Your Transportation Management System Can Help Manage the Amazon Effect
- January 3, 2018
- Posted by: GTC Repost
- Category: Blog
Lots of supply chains are dealing with the “Amazon effect,” which has led consumers to demand lightning-fast (and free) delivery times, last-minute order changes, and 100 percent order accuracy.
While initially seen as just a retail problem, these expectations have been extended to the B2B world as well.
Managing the Amazon effect requires a host of solutions, but a transportation management system (TMS) is often overlooked.
A TMS is critical for the execution of an order, and this is especially true as order cycles shorten and shipment sizes shrink.
Any transportation manager would agree that if these customer behaviors aren’t properly managed, they’re going to drive up costs.
If you’re concerned about the demands and expectations around your orders and deliveries, part of the answer may literally be at your fingertips.
But please note that not all TMS systems will be able to handle the scenarios and options I describe below. Only a Tier 1, multi-modal TMS that was designed in the last several years will have the architecture and flexibility to respond in such a dynamic environment.
A TMS can bridge the gap between the order management system (OMS) and warehouse management system (WMS). By optimizing within the constraints of customer service, it can help consolidate customer orders and find the best mode and carriers to keep costs as low as possible while giving route planners the opportunity to dynamically optimize right up until the freight leaves the warehouse.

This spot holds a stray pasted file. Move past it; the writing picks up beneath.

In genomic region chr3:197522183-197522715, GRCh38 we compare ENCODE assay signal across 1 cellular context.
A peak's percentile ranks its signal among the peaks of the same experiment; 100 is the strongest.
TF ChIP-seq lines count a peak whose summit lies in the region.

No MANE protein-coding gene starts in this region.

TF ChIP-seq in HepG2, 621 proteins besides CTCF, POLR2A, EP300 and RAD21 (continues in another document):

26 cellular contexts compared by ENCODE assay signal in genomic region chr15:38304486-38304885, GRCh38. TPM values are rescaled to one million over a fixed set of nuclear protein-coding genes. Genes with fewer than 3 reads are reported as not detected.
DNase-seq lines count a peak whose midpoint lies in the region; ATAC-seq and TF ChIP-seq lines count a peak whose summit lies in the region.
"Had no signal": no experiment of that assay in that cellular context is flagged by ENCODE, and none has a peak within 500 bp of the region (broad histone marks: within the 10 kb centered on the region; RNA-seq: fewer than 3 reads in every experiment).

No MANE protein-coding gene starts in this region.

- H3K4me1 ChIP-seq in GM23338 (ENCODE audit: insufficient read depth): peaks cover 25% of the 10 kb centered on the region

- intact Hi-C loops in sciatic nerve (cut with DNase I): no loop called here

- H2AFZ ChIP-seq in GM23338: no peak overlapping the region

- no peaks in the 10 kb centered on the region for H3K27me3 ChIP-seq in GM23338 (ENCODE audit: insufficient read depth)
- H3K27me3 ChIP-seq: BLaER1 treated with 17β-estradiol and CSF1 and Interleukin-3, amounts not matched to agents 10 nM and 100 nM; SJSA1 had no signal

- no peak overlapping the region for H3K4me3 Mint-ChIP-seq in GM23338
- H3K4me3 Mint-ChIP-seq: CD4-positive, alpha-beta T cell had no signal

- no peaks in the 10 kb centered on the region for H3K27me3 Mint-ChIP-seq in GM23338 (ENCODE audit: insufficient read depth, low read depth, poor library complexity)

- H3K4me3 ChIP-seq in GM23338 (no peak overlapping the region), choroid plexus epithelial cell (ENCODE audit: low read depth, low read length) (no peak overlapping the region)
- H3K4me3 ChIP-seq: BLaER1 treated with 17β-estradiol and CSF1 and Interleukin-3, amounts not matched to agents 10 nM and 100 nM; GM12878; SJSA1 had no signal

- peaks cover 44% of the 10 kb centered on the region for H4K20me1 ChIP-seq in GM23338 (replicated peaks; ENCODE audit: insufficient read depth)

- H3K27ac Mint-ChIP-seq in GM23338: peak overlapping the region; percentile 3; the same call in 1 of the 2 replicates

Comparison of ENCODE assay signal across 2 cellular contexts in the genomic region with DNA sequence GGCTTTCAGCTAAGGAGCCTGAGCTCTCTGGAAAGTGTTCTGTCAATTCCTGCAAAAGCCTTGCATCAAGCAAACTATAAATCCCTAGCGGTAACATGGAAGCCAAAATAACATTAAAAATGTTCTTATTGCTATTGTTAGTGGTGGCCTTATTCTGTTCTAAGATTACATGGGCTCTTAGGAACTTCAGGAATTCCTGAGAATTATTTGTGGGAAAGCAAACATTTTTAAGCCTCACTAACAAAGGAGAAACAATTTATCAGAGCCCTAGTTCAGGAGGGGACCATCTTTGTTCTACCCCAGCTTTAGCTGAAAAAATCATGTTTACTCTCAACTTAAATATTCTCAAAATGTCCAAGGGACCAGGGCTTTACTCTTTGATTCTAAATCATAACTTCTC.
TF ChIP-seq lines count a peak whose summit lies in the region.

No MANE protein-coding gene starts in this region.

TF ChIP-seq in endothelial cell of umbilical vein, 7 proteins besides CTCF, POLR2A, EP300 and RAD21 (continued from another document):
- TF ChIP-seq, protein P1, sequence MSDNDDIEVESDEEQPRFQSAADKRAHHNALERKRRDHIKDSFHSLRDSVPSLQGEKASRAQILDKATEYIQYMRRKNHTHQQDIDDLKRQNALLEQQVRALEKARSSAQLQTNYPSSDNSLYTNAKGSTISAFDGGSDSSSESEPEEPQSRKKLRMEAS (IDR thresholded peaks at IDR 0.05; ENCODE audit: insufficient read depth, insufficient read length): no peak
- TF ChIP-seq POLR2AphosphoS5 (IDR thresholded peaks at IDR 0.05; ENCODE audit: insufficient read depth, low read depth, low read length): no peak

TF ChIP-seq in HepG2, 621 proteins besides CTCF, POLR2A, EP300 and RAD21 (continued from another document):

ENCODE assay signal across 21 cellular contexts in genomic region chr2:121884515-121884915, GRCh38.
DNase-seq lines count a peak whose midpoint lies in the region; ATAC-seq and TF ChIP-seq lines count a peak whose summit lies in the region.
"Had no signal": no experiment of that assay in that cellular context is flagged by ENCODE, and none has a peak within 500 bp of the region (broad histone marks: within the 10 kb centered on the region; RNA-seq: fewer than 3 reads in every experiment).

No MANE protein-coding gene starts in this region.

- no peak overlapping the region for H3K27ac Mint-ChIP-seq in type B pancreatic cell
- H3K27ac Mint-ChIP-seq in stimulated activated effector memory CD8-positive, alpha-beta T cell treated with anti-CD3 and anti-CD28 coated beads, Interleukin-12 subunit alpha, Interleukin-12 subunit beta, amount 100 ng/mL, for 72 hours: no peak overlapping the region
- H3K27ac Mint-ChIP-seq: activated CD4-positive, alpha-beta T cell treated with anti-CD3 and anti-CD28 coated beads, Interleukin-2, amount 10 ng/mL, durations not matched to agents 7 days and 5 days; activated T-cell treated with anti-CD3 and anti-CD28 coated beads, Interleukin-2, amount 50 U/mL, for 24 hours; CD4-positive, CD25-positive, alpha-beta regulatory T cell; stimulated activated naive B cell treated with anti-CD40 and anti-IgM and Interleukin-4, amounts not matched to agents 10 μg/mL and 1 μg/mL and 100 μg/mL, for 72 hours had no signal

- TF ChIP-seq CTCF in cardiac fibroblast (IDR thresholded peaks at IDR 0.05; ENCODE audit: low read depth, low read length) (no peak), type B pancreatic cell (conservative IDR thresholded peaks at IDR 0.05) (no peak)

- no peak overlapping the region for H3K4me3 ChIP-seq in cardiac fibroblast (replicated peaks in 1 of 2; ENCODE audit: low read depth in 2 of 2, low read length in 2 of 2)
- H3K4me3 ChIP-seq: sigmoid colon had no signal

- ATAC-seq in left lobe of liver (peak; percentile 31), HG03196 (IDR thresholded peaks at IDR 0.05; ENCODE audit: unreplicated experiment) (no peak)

This includes choosing the best cost/service option for all transportation modes, from parcel to LTL, along with multi-stop TL, pool distribution, FTL and intermodal – while using real rates and services times for all modes. Allowing planners to hold onto freight as long as possible, but still keep releasing freight for shipping as needed, is especially important if trying to consolidate same-consignee freight as well as building multi-stop TLs.
A TMS can also shift from being a planning engine to an execution and visibility tool that monitors freight in transit: it knows which orders are on which shipments, along with service times for all modes. It can use logic and workflow to proactively monitor freight and automatically get status and location information from carriers – as well as alert and respond automatically. In fact, I know of some shippers that ping their TMS to get the best mode selection and ship date requirements pre-WMS.